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Published On: Fri, Oct 16th, 2020

Cursed Circles

By Hilbert Haar

Years ago, as I was sitting on my balcony in the Cretan sun, the mailman stopped by and asked if I had a banknote of twenty Deutsch Marks. It was quite an odd request as Greece was still using the Drachme as legal tender at the time. So I asked him why on earth he needed German currency. What was he going to do with it?

It soon became clear to me that my mailman had been caught in a trap – call it a pyramid scheme, a Ponzi scheme or a Blessings Circle, they are all birds of a feather. I told the mailman that he could also give the money to me because the result would be the same: he would never see it again. That way I saved one man from losing his money in a fraudulent scheme.

These days it is all about the so-called Blessings Circle on our islands, a clever moniker in a region where religion plays a big part in the lives of many people. The Central bank issued a warning about this scam and listed five characteristics that are worth repeating here: 1. Emphasis on recruiting, 2. Promise of high return in short term, 3. Complex commission structure, 4. No genuine product or service is offered and 5. Easy money.

This pyramid scheme plays on the insecurity many people experience as a result of the COVID-19 pandemic. But the attraction of these schemes comes down to only one characteristic: easy money.

Why is it that so many people are unable to understand this: when it is too good to be true it usually is? There is no such thing as a free lunch, to use a well-worn cliché, and easy money does not exist. And yet, Ponzi-schemes already existed long before its namesake sprang into action in the 1920s of last century.

The German actress and con-artist Adele Spitzeder opened a bank in 1869 and swindled 32,000 investors out of the equivalent of more than $470 million by promising high returns on investments and by financing these promises with the money of new investors. The collapse of her bank in 1872 was followed by a wave of suicides.

The American fraudster Sarah Emily Howe was the architect of the Ladies’ Deposit Company in Boston, a savings bank that accepted only deposits from unmarried women. Howe promised high interest rates but she did what Spitzeder did in Germany: robbing Peter to pay Paul. She never advertised but nevertheless managed to convince 1,200 unmarried women to deposit $500,000 into het fraudulent scheme. It collapsed in October 1880 and Howe went to jail for fraud.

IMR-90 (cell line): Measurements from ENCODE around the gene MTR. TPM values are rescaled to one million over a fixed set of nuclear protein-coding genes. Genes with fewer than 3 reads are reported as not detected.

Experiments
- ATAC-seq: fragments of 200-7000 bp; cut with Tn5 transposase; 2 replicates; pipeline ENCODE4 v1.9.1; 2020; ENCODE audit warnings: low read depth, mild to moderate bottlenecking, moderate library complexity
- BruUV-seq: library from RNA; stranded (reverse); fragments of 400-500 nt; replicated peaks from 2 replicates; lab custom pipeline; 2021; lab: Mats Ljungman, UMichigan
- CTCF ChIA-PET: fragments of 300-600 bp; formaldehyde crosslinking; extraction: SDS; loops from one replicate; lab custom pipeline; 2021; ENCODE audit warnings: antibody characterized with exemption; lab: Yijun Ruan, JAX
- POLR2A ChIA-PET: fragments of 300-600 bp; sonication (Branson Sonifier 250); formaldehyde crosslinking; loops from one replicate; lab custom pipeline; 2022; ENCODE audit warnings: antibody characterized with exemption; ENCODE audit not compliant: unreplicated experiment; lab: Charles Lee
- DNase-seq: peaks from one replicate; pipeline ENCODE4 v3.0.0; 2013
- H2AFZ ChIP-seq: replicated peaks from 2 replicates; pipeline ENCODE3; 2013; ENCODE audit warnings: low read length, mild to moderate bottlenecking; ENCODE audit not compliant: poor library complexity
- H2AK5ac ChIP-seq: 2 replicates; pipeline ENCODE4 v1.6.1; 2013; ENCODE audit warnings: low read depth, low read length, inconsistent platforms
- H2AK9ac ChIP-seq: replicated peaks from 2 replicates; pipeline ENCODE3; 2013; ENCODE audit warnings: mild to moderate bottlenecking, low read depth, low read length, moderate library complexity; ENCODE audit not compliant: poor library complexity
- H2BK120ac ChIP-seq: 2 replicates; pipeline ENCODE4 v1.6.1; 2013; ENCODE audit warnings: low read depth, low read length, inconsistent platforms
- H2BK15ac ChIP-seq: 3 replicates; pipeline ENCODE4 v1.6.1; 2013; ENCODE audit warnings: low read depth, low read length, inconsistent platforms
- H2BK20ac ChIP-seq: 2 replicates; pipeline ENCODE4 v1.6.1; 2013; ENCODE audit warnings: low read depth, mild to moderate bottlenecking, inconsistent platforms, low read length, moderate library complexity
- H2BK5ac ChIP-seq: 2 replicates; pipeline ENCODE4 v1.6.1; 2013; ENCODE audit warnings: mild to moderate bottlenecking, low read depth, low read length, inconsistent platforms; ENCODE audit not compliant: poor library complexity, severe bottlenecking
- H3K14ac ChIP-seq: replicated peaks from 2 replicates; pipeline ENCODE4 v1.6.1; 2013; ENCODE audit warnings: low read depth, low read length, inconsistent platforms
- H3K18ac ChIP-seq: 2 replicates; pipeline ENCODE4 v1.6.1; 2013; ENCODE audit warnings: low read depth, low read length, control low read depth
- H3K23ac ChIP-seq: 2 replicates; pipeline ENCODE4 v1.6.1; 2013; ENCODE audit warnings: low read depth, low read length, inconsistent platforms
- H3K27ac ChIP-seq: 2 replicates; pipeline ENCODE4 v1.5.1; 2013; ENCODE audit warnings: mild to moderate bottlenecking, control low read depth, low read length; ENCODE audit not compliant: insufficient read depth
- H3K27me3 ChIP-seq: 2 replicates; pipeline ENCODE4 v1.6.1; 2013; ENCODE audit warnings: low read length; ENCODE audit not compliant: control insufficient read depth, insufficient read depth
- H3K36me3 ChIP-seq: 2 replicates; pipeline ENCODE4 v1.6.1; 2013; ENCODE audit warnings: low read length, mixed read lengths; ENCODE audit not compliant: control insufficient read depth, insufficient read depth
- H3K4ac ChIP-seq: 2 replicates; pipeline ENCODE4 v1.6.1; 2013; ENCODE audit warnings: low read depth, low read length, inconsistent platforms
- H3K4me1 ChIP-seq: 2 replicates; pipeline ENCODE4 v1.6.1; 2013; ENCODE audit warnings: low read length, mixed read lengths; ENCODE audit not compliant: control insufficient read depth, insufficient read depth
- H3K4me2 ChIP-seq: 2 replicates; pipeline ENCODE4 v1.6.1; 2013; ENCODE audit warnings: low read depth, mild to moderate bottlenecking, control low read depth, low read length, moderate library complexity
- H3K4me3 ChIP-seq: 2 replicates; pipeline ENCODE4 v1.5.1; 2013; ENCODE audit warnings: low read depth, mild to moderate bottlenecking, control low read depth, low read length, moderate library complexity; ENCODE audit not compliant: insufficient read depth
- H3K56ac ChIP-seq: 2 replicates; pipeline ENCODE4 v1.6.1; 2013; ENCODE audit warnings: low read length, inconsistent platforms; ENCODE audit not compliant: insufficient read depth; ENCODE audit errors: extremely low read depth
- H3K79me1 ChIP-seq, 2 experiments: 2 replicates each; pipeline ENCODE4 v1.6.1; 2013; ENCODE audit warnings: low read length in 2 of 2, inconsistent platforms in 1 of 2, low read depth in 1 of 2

The Italian swindler and con-artist Charles Ponzi took pyramid schemes to the next level forty years later. In the 1920s he promised investors 50 percent profit within 45 days and 100 percent profit within 90 days. Of course, he paid his early investors with money he received from new investors. Maybe it was not original but Americans fell for the scam in droves. The loss for his investors was around $20 million when the scheme collapsed after a year.

Ponzi may have been inspired by William Miller, a bookkeeper from Brooklyn who raked in $1 million in 1899 with a similar deception. But somehow Ponzi’s name stuck and pyramid schemes are now generally referred to as Ponzi-schemes.

Because there are no laws against stupidity or ignorance, it is difficult to protect potential victims against the operators of these schemes. I figure that the people who are reading this column don’t even need that protection – because they already know that easy money does not exist.

But the fraudsters among us – and there is an endless supply of them –know that if you manage to approach enough people there will always be a tiny percentage that will fall into their trap. Saying to those victims “I told you so” does not make a lot of sense because with them, greed and ignorance will always win from common sense Sad but true.

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Related news:
Central Bank issues warning about Pyramid Schemes
Youtube video about Blessing Circles
Illegal pyramid schemes are on the rise during the pandemic



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